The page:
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MADARA Sciumen, NW Bulgaria.

A village a few km from Pliska, the capital of the first Bulgarian kingdom, whose environs have been inhabited since Neolithic times because of abundant springs. These gush forth at the foot of the rocky upland, on which was built a fortress. It is constructed of large blocks of stone and has a large gate flanked by two pentagonal towers and an internal court with two gates. Into the rocky summit, which reaches an elevation of over 100 m, is carved a large relief, called the Cavalier of Madara.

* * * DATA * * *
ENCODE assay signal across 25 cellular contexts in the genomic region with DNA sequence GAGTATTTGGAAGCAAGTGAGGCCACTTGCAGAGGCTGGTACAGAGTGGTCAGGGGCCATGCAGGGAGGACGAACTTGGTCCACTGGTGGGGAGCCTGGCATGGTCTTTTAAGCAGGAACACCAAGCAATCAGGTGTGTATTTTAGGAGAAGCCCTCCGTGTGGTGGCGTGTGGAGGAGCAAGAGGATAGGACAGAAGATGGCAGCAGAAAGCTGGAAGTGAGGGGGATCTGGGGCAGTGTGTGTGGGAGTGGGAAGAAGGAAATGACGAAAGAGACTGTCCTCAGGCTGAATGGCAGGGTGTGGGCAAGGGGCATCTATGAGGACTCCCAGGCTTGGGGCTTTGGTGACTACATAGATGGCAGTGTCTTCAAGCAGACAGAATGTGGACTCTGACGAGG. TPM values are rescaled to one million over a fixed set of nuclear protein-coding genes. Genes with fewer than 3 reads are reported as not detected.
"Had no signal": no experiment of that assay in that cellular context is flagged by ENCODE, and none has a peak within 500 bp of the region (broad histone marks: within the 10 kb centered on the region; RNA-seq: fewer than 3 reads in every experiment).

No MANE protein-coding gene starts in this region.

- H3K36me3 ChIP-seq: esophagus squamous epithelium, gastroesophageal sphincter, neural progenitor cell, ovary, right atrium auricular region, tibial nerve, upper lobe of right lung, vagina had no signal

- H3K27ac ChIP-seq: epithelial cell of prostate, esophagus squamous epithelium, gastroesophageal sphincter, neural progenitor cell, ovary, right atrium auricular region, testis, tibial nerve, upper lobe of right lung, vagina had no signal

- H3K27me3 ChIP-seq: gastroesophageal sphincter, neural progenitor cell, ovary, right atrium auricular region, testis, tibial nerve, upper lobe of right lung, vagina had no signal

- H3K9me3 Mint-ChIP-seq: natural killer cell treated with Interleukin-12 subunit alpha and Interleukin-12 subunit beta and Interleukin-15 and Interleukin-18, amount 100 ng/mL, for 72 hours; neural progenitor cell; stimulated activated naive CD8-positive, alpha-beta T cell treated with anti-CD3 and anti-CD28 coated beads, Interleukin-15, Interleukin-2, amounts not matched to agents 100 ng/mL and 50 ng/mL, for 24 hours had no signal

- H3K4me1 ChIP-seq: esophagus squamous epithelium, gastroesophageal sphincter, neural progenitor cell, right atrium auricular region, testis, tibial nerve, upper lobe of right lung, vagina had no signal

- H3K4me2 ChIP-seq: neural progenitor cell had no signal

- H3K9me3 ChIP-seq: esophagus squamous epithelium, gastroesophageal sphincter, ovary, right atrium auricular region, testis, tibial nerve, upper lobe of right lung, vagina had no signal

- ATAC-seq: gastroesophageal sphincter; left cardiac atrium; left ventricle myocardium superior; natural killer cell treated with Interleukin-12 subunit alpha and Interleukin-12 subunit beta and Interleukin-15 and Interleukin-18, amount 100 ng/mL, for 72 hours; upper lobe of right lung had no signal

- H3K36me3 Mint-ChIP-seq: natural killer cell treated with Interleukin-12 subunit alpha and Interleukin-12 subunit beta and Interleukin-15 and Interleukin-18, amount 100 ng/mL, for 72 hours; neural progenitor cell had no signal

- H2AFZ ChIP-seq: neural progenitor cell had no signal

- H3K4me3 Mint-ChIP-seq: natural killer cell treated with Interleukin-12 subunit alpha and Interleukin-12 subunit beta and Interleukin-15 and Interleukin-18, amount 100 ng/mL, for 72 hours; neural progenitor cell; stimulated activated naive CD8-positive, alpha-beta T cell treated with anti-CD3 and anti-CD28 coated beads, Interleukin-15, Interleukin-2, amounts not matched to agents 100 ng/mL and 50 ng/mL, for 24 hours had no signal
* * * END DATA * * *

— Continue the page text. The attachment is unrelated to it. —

This relief of the cavalier with a dead lion at the feet of his horse is carved 23 m above ground level. Excavations have brought to light remains from the Thracian-Roman, proto-Bulgarian, and Byzantine periods. On the building stones are found the characteristic pictograms. There are many articles fashioned of metal and clay, including painted ceramics, as well as proto-Bulgarian jewelry.


R. Popov et al., Le cavalier de Madara (1925); G. Feher, Les monuments de la culture proto-bulgare (1932); B. Filow, Geschichte der altbulgarischen Kunst (1932) 11; V. Velkov et al., Madarskijat Konnik (1956); N. Mavrodinov, Starobulgarskoto Izkustvo (1959) 65ff.


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